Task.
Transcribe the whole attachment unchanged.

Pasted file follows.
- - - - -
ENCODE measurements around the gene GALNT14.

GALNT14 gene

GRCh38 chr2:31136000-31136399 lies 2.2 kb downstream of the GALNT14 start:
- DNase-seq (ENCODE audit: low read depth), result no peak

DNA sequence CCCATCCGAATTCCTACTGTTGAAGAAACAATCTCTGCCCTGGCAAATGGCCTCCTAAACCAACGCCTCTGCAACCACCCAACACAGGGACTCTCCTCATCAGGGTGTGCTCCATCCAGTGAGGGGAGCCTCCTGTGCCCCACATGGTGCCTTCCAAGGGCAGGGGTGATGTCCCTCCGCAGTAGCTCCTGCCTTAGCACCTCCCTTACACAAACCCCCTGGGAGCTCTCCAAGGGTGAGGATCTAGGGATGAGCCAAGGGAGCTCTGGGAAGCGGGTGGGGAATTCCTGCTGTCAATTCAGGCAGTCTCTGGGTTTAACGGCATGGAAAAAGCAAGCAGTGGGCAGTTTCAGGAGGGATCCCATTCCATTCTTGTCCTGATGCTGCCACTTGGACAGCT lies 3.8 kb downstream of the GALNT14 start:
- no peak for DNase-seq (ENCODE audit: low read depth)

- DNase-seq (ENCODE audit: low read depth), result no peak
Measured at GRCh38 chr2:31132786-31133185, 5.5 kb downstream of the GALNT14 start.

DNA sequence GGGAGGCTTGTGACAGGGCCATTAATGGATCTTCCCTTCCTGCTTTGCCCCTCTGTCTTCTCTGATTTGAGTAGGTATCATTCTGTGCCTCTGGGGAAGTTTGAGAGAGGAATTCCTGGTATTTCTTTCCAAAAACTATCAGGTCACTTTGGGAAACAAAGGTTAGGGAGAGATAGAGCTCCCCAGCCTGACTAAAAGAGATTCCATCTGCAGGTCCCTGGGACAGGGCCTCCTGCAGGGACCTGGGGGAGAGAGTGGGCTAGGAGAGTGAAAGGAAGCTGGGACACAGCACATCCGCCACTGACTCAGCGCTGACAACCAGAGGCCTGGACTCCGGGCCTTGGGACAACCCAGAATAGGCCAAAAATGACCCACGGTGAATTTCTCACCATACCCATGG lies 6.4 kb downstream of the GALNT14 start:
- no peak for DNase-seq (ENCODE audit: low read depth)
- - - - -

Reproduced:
ENCODE measurements around the gene GALNT14.

GALNT14 gene

GRCh38 chr2:31136000-31136399 lies 2.2 kb downstream of the GALNT14 start:
- DNase-seq (ENCODE audit: low read depth), result no peak

DNA sequence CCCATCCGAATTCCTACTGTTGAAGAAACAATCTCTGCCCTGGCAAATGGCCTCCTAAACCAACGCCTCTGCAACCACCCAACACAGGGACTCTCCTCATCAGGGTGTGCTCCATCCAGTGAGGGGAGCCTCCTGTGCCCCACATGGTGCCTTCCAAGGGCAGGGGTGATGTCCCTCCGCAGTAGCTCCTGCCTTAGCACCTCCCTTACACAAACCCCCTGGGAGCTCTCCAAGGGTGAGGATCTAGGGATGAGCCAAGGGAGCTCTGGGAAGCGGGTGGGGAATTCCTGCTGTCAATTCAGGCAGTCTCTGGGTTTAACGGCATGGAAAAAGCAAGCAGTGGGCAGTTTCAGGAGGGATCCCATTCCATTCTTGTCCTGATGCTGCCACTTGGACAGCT lies 3.8 kb downstream of the GALNT14 start:
- no peak for DNase-seq (ENCODE audit: low read depth)

- DNase-seq (ENCODE audit: low read depth), result no peak
Measured at GRCh38 chr2:31132786-31133185, 5.5 kb downstream of the GALNT14 start.

DNA sequence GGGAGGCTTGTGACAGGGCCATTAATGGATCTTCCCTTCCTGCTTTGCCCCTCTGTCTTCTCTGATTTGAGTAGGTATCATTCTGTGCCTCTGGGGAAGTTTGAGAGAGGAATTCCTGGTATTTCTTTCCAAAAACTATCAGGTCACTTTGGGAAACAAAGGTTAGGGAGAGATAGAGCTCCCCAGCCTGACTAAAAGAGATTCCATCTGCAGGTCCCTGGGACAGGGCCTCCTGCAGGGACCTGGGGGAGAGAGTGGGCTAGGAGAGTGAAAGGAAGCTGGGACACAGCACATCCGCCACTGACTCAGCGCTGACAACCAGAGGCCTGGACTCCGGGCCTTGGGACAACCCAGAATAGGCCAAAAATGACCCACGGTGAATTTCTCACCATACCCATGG lies 6.4 kb downstream of the GALNT14 start:
- no peak for DNase-seq (ENCODE audit: low read depth)